Role of insulin-like growth factor 2 mRNA binding protein 3 (IGF2BP3) in neural and vascular invasion in pancreatic cancer


Pancreatic cancer is the most deadly solid organ tumour with a typical life expectancy of 3-6 months following initial diagnosis. Prognosis is poor because this cancer has often invaded surrounding nerves and major blood vessels at the time of diagnosis, therefore rendering it inoperable. Invasion of nerves by pancreatic cancer cells is also a major cause of pain in patients. In order to improve prognosis, a better understanding of how pancreatic cancer invades surrounding tissues is warranted.

Dr. Ng’s group previously reported very high levels of a molecule called insulin-like growth factor-2 mRNA binding protein 3 (IGF2BP3) in pancreatic cancer tissues from over 100 patients but not in normal pancreas tissues. More importantly, patients with pancreatic tumours that express high levels of IGF2BP3 were found to have shorter survival time than those with tumours that do not express IGF2BP3 (see attached publication). We further discovered that IGF2BP3 promotes pancreatic cancer cells’ ability to invade extracellular matrix in vitro (unpublished data).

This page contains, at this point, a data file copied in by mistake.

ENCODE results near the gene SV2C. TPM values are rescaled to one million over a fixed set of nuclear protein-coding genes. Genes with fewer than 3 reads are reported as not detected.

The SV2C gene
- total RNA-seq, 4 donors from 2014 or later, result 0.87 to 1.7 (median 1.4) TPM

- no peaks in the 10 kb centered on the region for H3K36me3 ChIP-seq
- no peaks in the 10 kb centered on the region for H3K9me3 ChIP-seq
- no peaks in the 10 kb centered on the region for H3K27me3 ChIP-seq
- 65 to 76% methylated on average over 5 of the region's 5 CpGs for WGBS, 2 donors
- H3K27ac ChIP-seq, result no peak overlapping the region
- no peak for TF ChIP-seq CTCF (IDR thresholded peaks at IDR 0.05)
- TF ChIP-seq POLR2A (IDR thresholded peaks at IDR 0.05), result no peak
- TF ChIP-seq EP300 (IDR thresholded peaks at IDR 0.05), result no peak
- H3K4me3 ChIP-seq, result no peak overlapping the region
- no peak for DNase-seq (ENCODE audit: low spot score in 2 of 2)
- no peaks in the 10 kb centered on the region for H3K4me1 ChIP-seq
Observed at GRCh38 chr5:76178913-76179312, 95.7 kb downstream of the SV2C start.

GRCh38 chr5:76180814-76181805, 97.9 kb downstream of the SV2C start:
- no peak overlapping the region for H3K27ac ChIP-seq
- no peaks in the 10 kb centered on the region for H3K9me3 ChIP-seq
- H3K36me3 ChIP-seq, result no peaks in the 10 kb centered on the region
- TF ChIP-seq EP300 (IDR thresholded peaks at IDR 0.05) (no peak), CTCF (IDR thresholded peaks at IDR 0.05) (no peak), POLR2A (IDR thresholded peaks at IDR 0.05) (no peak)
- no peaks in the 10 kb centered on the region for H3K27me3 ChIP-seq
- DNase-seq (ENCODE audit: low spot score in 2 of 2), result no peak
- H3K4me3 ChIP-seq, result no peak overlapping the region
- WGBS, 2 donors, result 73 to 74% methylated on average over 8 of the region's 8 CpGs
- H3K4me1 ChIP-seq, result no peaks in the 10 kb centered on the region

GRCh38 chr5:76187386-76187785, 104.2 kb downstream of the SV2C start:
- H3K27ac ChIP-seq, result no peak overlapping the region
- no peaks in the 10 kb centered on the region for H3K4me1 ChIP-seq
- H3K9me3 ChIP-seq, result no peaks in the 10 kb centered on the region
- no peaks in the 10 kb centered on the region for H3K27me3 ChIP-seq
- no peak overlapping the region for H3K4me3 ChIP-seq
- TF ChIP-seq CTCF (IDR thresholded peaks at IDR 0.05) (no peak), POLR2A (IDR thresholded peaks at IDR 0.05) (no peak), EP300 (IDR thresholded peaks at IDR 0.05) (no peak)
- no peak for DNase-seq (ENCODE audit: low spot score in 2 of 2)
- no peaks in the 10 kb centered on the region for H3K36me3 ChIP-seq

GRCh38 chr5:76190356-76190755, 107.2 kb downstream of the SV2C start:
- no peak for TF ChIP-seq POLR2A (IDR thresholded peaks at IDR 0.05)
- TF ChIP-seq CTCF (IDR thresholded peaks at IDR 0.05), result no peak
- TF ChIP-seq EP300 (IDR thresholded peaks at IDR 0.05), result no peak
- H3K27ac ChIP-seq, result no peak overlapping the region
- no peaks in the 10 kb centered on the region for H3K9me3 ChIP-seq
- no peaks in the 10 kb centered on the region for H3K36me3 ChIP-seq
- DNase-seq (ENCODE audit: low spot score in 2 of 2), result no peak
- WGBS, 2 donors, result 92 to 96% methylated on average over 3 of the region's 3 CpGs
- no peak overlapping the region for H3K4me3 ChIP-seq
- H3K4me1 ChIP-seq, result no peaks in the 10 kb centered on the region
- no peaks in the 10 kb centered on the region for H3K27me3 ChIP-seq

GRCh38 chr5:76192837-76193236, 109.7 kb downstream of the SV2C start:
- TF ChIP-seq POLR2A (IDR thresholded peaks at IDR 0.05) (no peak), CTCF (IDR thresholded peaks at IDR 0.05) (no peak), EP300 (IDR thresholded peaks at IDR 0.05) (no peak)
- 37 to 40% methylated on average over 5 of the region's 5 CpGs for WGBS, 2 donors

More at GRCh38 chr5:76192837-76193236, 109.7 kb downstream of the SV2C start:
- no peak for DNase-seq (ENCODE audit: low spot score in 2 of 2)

The aims of the current proposal are two-fold:

1) To study the mechanisms by which IGF2BP3 invades nerve tissues and blood vessels, and

2) To determine whether blocking the action of IGF2BP3 can halt invasion and result in tumour control.


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